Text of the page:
water ways

I took this picture last month at Grenadier Pond on a bike ride through High Park. My husband thinks it's a small bass. The little guy swam right up to the cement wall of the pond, close enough for me to snap this mugshot.

On another hot summer day last weekend, I went to the same spot and didn't see any fish. What I saw was the water level four inches lower than a month ago.

Disneynature's Oceans nailed it. An extraordinary nature documentary containing unprecedented footage of the world's oceans. See it. It will give you a glimpse of what is goes underwater, on this planet. If it doesn't leave you changed, watch it again.

We've gone to space, only to look back at earth and see how much of it is...water. Our structured ways on land mimic microcosms existing in oceans. We hunt, gather, work, and play, much like creatures of the sea.

Only they are much better managers than we are.

The Great Pacific Garbage Patch is a section of the ocean where currents bring trash to an area estimated (depending on your source) to be the size of Texas. I'm fairly certain the hammerheads, blue whales and sea turtles are wondering (a) what the hell is this enormous pile of floating junk and (b) just how did it get here?

I'm also pretty certain you won't find a 696,200 square km slop of sea sludge (that's Texas sized or, twice the size of Germany) anywhere on earth, any time soon.

But we, an indifferent people, made up of up to 70% water, are allowing this to happen.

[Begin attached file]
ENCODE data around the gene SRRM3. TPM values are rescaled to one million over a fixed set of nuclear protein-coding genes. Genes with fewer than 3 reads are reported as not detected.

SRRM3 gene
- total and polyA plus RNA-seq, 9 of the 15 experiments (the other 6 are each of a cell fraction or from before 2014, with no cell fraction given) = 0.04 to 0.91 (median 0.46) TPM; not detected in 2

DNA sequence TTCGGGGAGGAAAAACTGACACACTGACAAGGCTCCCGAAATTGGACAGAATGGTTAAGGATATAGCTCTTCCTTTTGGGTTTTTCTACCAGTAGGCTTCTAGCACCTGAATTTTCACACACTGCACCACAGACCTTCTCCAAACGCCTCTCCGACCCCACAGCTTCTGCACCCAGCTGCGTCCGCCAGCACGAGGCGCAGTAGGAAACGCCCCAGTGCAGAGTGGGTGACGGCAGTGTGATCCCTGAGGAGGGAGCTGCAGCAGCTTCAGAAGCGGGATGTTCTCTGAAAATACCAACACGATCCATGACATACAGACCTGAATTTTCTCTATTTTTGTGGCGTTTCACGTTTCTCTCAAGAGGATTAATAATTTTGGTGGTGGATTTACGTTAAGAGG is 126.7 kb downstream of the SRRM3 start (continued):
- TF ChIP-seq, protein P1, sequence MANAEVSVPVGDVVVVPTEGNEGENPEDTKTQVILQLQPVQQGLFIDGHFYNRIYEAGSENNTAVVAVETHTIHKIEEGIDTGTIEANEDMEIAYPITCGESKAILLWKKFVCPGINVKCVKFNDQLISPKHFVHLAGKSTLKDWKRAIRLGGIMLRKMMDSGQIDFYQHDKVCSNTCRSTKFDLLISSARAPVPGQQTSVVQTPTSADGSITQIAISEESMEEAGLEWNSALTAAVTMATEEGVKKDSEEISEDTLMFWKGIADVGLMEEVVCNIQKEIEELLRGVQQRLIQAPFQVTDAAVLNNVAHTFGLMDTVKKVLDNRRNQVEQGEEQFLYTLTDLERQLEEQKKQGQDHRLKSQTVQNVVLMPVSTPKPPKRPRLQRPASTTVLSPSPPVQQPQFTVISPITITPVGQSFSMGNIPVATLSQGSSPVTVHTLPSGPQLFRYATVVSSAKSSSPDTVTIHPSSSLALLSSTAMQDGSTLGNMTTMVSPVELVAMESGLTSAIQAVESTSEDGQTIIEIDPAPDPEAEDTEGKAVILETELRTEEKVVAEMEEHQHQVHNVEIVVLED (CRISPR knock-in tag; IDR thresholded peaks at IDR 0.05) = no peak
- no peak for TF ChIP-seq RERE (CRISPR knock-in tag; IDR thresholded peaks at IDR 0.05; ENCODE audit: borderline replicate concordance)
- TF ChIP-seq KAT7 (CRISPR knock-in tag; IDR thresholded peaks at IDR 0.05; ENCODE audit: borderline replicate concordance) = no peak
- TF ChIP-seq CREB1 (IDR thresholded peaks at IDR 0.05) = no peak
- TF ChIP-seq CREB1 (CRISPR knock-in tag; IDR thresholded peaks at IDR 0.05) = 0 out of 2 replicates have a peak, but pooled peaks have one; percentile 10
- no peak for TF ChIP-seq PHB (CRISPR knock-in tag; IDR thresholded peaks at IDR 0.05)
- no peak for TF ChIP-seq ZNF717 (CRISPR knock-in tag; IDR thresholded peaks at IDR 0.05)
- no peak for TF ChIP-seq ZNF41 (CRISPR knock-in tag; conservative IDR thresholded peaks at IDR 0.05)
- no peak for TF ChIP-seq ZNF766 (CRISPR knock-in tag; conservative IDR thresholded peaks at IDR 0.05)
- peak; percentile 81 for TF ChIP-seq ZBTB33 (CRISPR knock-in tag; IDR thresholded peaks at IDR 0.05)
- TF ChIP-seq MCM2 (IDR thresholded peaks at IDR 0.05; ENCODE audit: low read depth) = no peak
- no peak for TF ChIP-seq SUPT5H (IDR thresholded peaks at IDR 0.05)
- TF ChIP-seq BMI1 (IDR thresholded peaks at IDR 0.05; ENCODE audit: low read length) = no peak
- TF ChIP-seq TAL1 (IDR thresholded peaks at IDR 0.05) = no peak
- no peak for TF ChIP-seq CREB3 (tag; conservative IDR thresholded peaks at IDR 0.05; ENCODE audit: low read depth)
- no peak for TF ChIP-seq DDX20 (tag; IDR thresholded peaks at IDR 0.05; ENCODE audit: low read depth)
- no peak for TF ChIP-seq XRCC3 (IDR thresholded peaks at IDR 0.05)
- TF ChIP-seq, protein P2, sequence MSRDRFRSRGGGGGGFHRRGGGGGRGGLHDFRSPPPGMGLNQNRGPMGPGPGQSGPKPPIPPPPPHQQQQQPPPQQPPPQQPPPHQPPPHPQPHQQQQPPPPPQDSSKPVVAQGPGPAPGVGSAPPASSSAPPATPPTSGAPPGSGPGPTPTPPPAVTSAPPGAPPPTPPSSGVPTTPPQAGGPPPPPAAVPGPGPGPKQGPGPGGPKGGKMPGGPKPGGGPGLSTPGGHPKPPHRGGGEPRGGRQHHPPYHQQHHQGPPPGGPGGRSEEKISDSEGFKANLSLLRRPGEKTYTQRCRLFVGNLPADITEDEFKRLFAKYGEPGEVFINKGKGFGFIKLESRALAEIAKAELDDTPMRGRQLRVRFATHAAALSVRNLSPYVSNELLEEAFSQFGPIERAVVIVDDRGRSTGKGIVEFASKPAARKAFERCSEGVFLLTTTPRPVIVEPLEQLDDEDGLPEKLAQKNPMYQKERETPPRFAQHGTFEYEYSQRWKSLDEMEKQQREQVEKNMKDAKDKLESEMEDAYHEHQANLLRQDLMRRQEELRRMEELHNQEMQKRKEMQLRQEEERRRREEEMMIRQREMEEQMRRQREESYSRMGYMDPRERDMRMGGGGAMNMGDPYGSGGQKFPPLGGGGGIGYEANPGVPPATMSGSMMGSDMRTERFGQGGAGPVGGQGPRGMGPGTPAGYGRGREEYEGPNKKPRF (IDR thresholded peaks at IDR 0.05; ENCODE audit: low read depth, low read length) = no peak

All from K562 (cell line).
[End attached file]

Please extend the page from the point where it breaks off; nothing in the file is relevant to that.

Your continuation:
If we are running out of it, and if science and technology have come so far, why are we not making water?
If it were only that simple.
It's not.

I like to skydive, a decadent and privaledged pastime, and my view of Lake Erie from 14,000 feet is extensive and expansive. It's one of the smaller of the great fresh water lakes left. I'd stick close by if I were me.

I cycle along Lake Ontario everyday on my way to work and I walk along the boardwalk pictured below. Last week a guy was fishing here, in downtown Toronto. He hauled up a big walleye (I think) that must have been at least six pounds. He got someone to take a picture of him holding it, then tossed it back in the water.

Like him, I wouldn't eat it.

But I'm not hungry.

What does a photo like this do to people desperately lacking in resources?

The drought in the eastern Horn of Africa is being reported as the worst humanitarian crisis in a generation. Here is a link to CARE Canada's blog that I found via an email from Gap Adventures asking for donations to help build two water stations in Kenya.

To learn more or donate, click here.

Sadly, this is only the tip of the (melting) iceberg.